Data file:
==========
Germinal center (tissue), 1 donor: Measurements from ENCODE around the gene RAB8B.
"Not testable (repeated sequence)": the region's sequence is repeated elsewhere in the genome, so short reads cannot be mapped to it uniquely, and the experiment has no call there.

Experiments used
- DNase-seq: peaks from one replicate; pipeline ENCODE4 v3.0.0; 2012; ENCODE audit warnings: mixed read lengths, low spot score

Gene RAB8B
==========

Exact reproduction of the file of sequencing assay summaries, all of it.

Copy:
Germinal center (tissue), 1 donor: Measurements from ENCODE around the gene RAB8B.
"Not testable (repeated sequence)": the region's sequence is repeated elsewhere in the genome, so short reads cannot be mapped to it uniquely, and the experiment has no call there.

Experiments used
- DNase-seq: peaks from one replicate; pipeline ENCODE4 v3.0.0; 2012; ENCODE audit warnings: mixed read lengths, low spot score

Gene RAB8B